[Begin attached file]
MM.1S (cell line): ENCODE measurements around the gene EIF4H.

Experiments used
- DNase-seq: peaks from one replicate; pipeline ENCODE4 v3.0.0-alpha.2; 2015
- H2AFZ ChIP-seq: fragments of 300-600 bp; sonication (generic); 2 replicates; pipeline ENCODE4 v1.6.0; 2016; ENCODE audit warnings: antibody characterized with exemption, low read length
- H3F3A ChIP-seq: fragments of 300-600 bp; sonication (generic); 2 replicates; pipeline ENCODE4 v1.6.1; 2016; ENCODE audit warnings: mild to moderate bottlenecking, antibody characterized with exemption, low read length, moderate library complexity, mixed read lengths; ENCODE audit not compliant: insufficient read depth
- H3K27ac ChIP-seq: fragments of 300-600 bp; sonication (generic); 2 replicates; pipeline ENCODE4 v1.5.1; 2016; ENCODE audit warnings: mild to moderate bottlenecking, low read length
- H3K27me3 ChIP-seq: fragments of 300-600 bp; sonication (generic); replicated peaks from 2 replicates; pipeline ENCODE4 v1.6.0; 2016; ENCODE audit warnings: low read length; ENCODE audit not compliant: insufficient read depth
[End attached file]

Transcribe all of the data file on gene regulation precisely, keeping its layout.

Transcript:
MM.1S (cell line): ENCODE measurements around the gene EIF4H.

Experiments used
- DNase-seq: peaks from one replicate; pipeline ENCODE4 v3.0.0-alpha.2; 2015
- H2AFZ ChIP-seq: fragments of 300-600 bp; sonication (generic); 2 replicates; pipeline ENCODE4 v1.6.0; 2016; ENCODE audit warnings: antibody characterized with exemption, low read length
- H3F3A ChIP-seq: fragments of 300-600 bp; sonication (generic); 2 replicates; pipeline ENCODE4 v1.6.1; 2016; ENCODE audit warnings: mild to moderate bottlenecking, antibody characterized with exemption, low read length, moderate library complexity, mixed read lengths; ENCODE audit not compliant: insufficient read depth
- H3K27ac ChIP-seq: fragments of 300-600 bp; sonication (generic); 2 replicates; pipeline ENCODE4 v1.5.1; 2016; ENCODE audit warnings: mild to moderate bottlenecking, low read length
- H3K27me3 ChIP-seq: fragments of 300-600 bp; sonication (generic); replicated peaks from 2 replicates; pipeline ENCODE4 v1.6.0; 2016; ENCODE audit warnings: low read length; ENCODE audit not compliant: insufficient read depth